It’s Not Just Beer at Bow & Arrow:
A Brewery Linking Indigenous Culture, Community
September 4, 2018
The brewing industry brought in a reported $1.6 billion in economic output in 2016, and is only continuing to climb. According to the Beer Serves America impact study, there is a total 13,076 jobs connected to New Mexico’s beer sector, generating at total of $472,495,500 wages in 2017.
Is there such a thing as too many breweries? In New Mexico, the answer is a resounding “no!” Albuquerque Business First reports the state’s brewery and taproom count has more than tripled in the last six years. But even with so much competition, one company isn’t having trouble setting itself apart.
Bow & Arrow Brewing makes headlines as an industry outlier: it’s the only Native woman-owned brewery in the country. But owners Shyla Sheppard and Missy Begay don’t focus on the hype. They’re steadfast in their mission to create delicious brews and foster strong community.
“In addition to being a place for great beer, we didn’t want to overlook the opportunity to curate an authentic experience. Being a gathering place was really important to us,” Sheppard says. “You see that reflected in the layout: long communal tables, an open floor plan. We wanted to create an environment that’s conducive to interaction and community.”
The facility itself, a 10,000-square foot renovated warehouse, was honored with an Eagle Award from the NAIOP real estate association in 2016 for its contribution to the revitalization and beautification of the industrial Wells Park neighborhood. The location was strategic; Sheppard and Begay live just down the street on Mountain Road and considered this business a neighborhood investment.
The industry financials back up their decision. The New Mexico Tourism Department and the Albuquerque Economic Development Department have included “beer tourism” in their strategy to bring in new types of visitors to the city. The brewing industry brought in a reported $1.6 billion in economic output in 2016, and is only continuing to climb. According to the Beer Serves America impact study, there is a total 13,076 jobs connected to New Mexico’s beer sector, generating at total of $472,495,500 wages in 2017.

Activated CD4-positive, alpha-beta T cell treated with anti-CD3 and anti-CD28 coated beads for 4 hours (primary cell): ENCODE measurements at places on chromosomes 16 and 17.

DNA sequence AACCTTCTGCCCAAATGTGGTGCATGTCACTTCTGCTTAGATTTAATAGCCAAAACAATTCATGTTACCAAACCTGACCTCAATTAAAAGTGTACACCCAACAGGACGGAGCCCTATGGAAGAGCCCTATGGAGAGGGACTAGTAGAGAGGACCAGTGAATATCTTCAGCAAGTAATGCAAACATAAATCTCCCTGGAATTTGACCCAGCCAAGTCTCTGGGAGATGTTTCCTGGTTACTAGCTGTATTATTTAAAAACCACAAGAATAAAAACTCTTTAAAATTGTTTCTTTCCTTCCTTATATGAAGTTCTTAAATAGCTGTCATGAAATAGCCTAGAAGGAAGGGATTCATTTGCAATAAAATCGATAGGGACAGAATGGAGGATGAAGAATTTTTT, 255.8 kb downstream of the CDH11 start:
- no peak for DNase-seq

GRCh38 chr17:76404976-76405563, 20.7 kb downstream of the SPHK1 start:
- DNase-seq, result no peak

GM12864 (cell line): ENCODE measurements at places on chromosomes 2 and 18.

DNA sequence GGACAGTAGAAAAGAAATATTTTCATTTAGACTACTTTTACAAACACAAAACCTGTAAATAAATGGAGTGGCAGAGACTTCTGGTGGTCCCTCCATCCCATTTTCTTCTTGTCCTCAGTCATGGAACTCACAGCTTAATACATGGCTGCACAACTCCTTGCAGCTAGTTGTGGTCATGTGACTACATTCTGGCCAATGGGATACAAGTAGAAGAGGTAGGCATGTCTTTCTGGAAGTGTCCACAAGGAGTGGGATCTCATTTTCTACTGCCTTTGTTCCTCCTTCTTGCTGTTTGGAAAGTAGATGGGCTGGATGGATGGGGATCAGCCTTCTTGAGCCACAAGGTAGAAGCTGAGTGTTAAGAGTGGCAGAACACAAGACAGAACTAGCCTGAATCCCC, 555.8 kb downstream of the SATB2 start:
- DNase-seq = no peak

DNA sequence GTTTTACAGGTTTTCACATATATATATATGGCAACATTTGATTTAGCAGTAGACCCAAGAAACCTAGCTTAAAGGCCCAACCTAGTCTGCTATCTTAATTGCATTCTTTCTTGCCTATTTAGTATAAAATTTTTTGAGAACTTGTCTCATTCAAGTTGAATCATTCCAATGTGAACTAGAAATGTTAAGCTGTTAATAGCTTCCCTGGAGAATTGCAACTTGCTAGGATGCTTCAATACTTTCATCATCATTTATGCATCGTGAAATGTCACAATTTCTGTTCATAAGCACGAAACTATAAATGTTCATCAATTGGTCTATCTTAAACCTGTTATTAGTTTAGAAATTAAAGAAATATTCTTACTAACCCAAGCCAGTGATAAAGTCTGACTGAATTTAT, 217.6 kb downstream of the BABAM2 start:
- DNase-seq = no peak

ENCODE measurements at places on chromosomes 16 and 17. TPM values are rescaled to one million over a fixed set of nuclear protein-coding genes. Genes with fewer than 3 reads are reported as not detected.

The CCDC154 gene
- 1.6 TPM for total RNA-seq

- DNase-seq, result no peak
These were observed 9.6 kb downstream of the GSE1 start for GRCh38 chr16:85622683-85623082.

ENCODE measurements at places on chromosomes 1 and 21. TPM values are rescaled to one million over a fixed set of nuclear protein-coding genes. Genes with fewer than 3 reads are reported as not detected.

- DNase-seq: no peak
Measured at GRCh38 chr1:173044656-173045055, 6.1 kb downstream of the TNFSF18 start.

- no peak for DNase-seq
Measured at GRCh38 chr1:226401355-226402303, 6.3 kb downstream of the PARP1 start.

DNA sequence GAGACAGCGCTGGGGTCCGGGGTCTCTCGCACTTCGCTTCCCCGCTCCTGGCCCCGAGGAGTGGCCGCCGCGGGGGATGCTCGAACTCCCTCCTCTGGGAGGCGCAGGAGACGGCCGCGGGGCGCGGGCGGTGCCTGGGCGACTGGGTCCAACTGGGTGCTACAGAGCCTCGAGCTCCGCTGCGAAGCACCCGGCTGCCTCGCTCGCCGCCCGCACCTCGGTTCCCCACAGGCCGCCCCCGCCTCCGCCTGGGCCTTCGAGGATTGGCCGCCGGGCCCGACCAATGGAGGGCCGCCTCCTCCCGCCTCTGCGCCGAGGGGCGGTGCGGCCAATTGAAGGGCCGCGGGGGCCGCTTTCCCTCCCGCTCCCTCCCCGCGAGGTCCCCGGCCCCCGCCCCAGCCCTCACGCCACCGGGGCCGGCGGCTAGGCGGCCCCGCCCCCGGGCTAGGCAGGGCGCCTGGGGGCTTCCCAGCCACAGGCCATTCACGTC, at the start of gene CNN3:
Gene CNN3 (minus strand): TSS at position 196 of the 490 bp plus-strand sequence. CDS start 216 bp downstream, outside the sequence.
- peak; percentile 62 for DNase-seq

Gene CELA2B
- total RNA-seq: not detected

Bow and Arrow Brewery owners Shyla Sheppard and Missy Begay.
Breweries are not just growing the job sector either; local agriculture and suppliers are seeing a boost. Bow & Arrow uses locally sourced malts and wild harvested herbs from vendors in the state and the four corners region. These quality ingredients give their beer a connectedness to place and culture, Sheppard says. “As a Native-owned brewery, we want to make our mark by indigenizing these styles of beer.” Their recent Grisette used foraged Navajo tea, and the Denim Tux Lager is brewed with local blue corn. These thoughtfully constructed recipes are not going unnoticed–their beers are topping lists of Albuquerque must-sees in the Wall Street Journal, Bon Appetit, and National Geographic to name a few.
While the press coverage is welcome, Sheppard understands market saturation is still a challenge. “With breweries so prolific, we needed to do something unique that contributes to the industry and the economy.”
To Sheppard, contributing locally doesn’t just mean market economics. The Beer Hall has become a safe space to gather and convene, with regular community yoga classes, pop-up artist markets, and fundraising events for local nonprofits including the United Way, UNM STC Student Business Pitch Competition, the Native Women’s Business Summit and the UNM Native American Alumni Association.
“We recognize we have a diverse perspective and are in a position to leverage what we’ve created to lift up others and shine a light on this special place in the Southwest. We are inspired by our land and heritage and it’s important to us that our customers experience that,” Sheppard says. “This space we’ve created, these craft beers matter deeply to us, and we want to share that.”
Connect the Dots
Everyone from the City of Albuquerque, to local businesses like Bow and Arrow Brewing Co., are making an effort to buy from local, homegrown businesses whenever possible. We invite you to make a commitment to buying local, too. It is clear: there’s a better way to create prosperity — start local, start together.